Zulu
Foxtrot
Mike
Tango
Golf
November
Uniform
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Two basic strategies
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Hunt and Pounce
Roam the bands, looking for stations
who are calling CQ and answering them
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Sitting on a frequency calling CQ and waiting
for stations to answer you
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You can be selective who you contact
Useful in contests where multipliers are ARRL
sections, DX zones and other selective
categories because you can hunt for specific
multipliers to increase your score
You can avoid stations with
big pileups which waste your
time and reduce your Q rate
(QSO’s per hour)
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You never know who will answer
May not work as many multipliers
Usually can work a lot more stations
(more points, higher Q rate)
Easy to do with voice recorder or memory
keyer
May have to handle
a pileup at times
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CQ Field Day, CQ Field Day from K4YTZ, Kilo
Four Yankee Tango Zulu
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K8XYZ, here is Kilo Eight X-ray Yankee Zulu
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K8XYZ, please copy Two Alpha, South Carolina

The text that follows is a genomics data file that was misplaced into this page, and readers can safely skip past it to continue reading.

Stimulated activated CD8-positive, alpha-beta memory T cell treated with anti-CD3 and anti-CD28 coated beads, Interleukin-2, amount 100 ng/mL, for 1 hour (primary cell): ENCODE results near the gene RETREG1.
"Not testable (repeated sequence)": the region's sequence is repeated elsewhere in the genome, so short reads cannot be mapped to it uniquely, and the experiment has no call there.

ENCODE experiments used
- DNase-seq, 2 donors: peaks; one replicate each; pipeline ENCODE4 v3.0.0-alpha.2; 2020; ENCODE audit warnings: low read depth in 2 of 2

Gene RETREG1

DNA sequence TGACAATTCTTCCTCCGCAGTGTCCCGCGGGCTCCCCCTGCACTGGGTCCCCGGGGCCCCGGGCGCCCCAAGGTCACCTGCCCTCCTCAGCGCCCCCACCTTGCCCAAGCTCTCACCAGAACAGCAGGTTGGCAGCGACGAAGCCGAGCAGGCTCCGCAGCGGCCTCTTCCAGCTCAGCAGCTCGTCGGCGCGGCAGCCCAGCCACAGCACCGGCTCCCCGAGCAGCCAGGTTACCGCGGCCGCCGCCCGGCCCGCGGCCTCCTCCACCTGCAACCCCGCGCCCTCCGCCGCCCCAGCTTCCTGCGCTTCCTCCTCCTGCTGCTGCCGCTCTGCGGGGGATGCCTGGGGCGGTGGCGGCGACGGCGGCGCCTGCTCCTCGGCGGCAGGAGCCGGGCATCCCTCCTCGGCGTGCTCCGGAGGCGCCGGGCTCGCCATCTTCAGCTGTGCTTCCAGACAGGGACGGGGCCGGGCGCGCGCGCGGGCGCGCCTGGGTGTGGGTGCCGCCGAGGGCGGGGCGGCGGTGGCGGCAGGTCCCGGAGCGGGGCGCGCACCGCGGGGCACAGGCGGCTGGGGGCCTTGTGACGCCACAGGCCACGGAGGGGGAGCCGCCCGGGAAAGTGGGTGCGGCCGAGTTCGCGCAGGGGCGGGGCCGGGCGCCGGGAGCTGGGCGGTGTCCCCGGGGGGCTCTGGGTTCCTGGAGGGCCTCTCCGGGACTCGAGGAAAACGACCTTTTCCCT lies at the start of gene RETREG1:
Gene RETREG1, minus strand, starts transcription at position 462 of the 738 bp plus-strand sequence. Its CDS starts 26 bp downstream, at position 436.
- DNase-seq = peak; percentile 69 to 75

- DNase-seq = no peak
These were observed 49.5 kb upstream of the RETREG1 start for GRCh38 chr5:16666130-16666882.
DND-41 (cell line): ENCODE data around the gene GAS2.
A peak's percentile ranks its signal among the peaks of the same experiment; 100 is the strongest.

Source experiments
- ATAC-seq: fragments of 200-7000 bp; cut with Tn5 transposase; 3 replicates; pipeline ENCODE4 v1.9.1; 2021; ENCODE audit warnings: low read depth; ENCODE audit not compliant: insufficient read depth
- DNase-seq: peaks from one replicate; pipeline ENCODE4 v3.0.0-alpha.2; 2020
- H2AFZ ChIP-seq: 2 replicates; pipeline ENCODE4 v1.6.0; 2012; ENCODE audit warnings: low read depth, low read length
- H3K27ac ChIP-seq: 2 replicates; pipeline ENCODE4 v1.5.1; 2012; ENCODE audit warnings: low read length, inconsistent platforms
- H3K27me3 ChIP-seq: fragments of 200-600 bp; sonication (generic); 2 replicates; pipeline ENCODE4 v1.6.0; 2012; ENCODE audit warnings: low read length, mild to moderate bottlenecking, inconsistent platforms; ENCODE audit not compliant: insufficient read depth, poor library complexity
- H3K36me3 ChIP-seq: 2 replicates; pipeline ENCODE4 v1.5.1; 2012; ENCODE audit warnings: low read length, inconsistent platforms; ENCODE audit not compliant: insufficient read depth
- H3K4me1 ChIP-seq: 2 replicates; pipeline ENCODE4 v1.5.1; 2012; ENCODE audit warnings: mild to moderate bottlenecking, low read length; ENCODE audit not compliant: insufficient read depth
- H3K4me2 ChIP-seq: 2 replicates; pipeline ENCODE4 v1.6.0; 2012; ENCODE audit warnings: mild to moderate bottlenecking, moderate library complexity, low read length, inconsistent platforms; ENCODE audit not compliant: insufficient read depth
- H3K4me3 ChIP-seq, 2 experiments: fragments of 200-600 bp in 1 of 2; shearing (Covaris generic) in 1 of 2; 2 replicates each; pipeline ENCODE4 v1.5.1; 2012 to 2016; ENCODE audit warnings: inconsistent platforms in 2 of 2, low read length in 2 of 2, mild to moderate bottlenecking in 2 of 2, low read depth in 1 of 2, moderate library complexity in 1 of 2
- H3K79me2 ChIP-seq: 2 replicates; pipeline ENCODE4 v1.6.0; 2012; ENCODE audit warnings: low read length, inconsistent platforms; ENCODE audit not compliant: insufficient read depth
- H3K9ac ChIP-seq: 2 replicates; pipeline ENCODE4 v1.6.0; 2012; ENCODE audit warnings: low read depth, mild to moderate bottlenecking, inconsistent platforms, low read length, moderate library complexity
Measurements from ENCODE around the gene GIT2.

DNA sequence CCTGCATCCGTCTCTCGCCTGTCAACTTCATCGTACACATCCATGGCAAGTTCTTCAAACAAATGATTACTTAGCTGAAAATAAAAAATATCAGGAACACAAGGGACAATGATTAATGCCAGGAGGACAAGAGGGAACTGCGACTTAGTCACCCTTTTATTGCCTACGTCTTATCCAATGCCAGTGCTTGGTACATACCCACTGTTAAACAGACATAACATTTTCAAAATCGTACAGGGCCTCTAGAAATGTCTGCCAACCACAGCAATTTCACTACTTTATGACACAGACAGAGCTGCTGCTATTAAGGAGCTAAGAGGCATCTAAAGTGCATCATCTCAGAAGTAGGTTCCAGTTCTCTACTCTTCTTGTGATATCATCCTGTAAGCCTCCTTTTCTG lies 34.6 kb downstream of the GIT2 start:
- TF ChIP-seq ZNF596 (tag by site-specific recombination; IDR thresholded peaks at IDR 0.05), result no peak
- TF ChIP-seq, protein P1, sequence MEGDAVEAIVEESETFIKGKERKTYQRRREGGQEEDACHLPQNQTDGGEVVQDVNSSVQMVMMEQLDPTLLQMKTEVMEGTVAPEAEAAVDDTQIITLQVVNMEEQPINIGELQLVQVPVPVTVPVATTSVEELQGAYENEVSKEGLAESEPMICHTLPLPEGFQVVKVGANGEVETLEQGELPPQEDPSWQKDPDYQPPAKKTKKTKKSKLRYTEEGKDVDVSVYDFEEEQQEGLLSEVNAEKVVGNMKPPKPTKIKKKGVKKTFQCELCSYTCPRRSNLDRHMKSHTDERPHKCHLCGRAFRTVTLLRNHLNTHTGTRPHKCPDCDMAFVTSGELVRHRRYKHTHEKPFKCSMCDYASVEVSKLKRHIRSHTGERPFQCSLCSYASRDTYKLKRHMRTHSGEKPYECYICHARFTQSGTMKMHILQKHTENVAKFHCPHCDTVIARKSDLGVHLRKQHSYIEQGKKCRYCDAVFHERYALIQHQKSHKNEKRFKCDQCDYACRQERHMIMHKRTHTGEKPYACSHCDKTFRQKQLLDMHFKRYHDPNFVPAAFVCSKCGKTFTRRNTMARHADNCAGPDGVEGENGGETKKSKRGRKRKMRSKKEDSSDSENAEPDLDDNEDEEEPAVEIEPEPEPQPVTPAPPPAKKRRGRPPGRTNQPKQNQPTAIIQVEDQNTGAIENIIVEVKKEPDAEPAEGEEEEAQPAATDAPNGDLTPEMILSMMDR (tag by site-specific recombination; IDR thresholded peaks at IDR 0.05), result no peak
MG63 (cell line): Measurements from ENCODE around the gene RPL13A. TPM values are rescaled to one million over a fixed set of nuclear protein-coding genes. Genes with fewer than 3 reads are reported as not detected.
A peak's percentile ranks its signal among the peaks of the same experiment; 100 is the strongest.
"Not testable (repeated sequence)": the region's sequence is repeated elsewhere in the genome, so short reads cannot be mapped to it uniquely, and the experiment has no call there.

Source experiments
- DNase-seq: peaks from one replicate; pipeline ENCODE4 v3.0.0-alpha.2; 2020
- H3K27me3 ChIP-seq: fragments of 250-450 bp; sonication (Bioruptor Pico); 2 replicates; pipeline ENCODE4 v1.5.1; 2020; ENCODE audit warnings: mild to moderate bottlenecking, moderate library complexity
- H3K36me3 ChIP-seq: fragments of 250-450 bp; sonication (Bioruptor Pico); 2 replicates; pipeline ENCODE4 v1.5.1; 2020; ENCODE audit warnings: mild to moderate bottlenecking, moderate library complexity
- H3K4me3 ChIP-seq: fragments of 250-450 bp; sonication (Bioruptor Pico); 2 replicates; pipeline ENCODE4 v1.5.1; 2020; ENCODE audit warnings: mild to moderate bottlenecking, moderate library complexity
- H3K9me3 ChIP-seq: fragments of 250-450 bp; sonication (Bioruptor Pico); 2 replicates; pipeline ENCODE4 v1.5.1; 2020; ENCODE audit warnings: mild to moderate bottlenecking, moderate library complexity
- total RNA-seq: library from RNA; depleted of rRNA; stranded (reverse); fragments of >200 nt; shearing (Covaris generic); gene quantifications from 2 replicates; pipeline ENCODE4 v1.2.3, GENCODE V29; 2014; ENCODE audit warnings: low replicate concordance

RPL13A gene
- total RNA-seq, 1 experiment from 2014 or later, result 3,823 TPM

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QSL, please copy <static crash!>…
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K8XYZ, please repeat the exchange
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Three transceivers
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One primary phone station
One primary CW station
GOTA Station
Antennas
80M dipole
 40 / 15M dipole
 Tri-band Yagi
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1 point for each voice contact
2 points for each CW or digital contact
Add total points for all QSOs
Power level multiplier
QRP 5 watts or less – battery power 5x
 QRP 5 watts or less – generator powered 2x
 Low power (< 150 watts) 2x
 High power (> 150 watts) 1x
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100% Emergency Power – 100 points per xmtr